A-M u s i n g s: Let Bygones Be Bygones

We have all, probably, at some time used the phrase ‘Let bygones be bygones’ in the desire to allow unpleasant things that have happened in the past to be forgotten and not sour future relationships. When I was a young man, much to my shame, I used to think that women had a harder time forgetting unpleasantries and getting on with matters at hand. I recall, in the world of publishing at least, that almost every top position was held by a male. Female executives were rare, and those who did make it to the top, dithered and dallied over decisions, invested in art-farty projects, and allowed personal likes and dislikes to influence their policies. Of course, I was wrong to think like that, but at the time it did seem that men could argue all day in the office and then have a drink after work, leaving their disputes behind to be dealt with the following day. Women bore grudges. You know, ‘Hell hath no fury like a woman scorned’, (which was first coined in 1697 by William Congreve in ‘The Mourning Bride’, you will be pleased to hear).

I was very young, and I suppose, in an attempt to defend the indefensible, women in top positions were a rarity. Women’s Lib was a novelty, as if the Suffragettes had never succeeded or even existed; it was still a man’s world. Even today, in many places, women still have a hard time making it to the top.

But back to letting bygones be bygones. Shakespeare used the term in The Winters Tale, written I believe in 1611, ‘The by-gone-day’. As time progressed, ‘bygones’ came to refer specifically to past events that had an unpleasant tinge to them, quarrels or even debts.

Talking of quarrels, debts and disagreements, how often do we let bygones be bygones? The country is in a mess, or so we are told, which should provide the best of all settings for bygones to become bygones, and for the various factions, in and out of power, to work together for the good of the country, but it’s simply not happening.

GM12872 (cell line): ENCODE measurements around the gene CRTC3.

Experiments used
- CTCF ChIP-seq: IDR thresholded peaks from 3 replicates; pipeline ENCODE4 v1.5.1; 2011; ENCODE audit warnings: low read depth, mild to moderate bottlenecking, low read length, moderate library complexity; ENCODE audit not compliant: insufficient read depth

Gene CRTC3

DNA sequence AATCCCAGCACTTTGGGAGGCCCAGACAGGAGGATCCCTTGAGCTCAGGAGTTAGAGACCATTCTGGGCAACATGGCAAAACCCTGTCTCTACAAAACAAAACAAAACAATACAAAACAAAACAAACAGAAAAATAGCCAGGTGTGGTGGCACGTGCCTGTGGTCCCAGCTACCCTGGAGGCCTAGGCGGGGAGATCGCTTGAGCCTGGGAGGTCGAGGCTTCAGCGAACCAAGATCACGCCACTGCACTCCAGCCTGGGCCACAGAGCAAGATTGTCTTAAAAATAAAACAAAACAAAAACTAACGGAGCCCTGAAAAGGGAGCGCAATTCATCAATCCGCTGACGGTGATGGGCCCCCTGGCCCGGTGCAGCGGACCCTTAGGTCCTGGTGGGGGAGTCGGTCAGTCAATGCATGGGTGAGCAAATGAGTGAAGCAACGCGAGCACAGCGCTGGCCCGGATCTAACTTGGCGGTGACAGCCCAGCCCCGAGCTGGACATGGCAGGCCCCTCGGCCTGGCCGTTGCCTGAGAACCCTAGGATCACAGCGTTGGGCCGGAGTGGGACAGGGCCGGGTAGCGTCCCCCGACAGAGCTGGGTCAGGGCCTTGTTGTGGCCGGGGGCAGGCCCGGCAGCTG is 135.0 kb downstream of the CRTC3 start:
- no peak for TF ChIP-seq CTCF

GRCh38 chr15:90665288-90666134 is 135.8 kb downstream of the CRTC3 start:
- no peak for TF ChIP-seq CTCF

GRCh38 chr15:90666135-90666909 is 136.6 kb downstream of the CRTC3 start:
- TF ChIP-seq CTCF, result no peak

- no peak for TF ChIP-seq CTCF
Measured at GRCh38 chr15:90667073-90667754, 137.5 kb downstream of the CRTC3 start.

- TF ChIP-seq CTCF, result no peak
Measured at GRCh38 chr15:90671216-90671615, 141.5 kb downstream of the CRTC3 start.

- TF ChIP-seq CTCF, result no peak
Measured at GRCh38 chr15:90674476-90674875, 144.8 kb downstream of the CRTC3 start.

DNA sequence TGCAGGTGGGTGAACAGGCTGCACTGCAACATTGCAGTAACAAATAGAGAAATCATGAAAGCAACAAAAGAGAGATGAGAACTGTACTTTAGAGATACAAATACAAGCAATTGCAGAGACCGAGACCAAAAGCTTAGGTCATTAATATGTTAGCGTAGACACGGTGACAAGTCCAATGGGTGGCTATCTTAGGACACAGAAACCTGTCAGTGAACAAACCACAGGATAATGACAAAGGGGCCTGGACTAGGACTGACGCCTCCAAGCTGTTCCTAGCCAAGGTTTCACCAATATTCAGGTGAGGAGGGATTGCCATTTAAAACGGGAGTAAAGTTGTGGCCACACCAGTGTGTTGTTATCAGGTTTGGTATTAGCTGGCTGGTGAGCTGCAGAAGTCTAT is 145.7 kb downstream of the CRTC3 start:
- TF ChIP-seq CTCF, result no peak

In all likelihood, those out of power, the interlopers, would promise anything to get a share of the decision-making process and then take credit for any improvements unity might bring. And those who already hold the reins of power, the incumbents, are probably horrified at the thought of appearing weak and unable to manage the situation themselves. I suspect that egos might be the problem; egos, that is, and a lack of genuine desire to put the country first. Just as it takes two hands to clap, or even four feet to tango, we need two sides, at least, that are willing to put aside petty squabbles and forget the childish playpen jostling for first place in the fickle affections of the electorate.

Kenny has to come out and admit that his policies have not worked. He thought they would, of that I have no doubt; no politicians worth their salt (A phrase, by the way that harps back to the time when Roman soldiers were partly paid in salt, a valuable commodity at the time. The word was ‘sal’, from which we get ‘salary’ – just thought you’d like to know.) would ever pursue policies doomed to failure unless they believed there was a fortune or two in it for them.

And Kenny’s opponents have to admit that they were, deep down, vastly relieved that they did not have to deal with the mess they left behind when they vacated office in 2011.

Then Kenny has to admit that he realizes that he was voted out of office in 2006 because the electorate was utterly sick and tired of his way of running the country; and the UWP has to admit that the country turned to John Compton not because he was an eighty-year-old whiz kid who could perform economic miracles, but because the voters, in desperation, believed that anything different was better than what they had. And King has to admit that he became leader, by default, of a rabble of rebellious rascals who had, apparently, very little respect for the health of the nation’s coffers. In fact, there were those who became quite affluent between 2006 and 2011, which was when the UWP was kicked out for almost exactly the same reasons as the SLP had been some 5 years earlier.

In fact, like addicts addicted to drugs, alcohol and power, our leaders have to reach rock bottom before they can begin to climb out of the morass they have got us into. Sadly, there appear to be few, if any, waiting in the political wings to take over and give us good governance, so all that is left to us is the wan hope that our leaders will face reality together and work for a better future, and let bygones be bygones. Perhaps, but only perhaps, some spark of decency will ignite a fire under our leaders to fuel the furnaces of renewed growth. It sounds trite but true: Adversity equals opportunity.

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